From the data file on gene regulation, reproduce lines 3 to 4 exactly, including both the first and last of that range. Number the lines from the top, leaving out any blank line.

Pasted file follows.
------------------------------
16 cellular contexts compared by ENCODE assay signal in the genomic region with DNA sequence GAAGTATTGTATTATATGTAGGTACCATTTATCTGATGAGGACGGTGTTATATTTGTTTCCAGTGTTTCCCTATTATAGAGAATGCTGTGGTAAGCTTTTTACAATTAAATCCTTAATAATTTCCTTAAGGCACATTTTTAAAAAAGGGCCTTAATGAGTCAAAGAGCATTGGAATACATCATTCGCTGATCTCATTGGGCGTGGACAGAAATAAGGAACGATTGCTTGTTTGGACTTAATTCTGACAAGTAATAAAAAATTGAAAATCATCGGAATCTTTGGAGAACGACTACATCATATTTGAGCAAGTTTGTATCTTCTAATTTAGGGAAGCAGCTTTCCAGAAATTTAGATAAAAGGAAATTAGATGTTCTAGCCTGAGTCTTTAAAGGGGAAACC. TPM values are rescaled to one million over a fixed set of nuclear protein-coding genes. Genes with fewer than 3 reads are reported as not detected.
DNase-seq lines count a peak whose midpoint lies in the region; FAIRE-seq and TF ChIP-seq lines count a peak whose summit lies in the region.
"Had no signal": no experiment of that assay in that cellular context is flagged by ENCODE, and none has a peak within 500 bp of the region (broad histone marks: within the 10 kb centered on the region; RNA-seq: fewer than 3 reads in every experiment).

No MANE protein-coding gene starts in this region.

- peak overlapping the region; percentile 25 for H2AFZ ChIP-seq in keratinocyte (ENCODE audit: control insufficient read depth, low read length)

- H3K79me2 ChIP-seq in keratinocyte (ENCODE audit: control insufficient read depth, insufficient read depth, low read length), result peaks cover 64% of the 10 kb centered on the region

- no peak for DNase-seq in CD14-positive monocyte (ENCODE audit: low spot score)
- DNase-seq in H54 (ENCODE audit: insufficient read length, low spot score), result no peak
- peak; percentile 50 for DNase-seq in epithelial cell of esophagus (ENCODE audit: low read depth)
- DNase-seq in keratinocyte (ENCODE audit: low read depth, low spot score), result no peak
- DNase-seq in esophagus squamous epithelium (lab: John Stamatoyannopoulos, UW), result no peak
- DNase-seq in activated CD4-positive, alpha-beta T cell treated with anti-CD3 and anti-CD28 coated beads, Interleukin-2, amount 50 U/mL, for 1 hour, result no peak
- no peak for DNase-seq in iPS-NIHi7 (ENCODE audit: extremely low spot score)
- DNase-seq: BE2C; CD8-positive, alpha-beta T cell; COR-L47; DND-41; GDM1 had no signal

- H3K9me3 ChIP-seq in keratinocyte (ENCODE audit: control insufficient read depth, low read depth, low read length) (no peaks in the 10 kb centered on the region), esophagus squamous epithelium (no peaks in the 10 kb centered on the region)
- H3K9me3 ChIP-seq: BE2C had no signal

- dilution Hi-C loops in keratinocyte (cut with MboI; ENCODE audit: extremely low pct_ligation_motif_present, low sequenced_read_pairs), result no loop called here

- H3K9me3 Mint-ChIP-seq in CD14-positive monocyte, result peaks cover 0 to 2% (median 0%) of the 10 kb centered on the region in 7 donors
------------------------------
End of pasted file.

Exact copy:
"Had no signal": no experiment of that assay in that cellular context is flagged by ENCODE, and none has a peak within 500 bp of the region (broad histone marks: within the 10 kb centered on the region; RNA-seq: fewer than 3 reads in every experiment).

No MANE protein-coding gene starts in this region.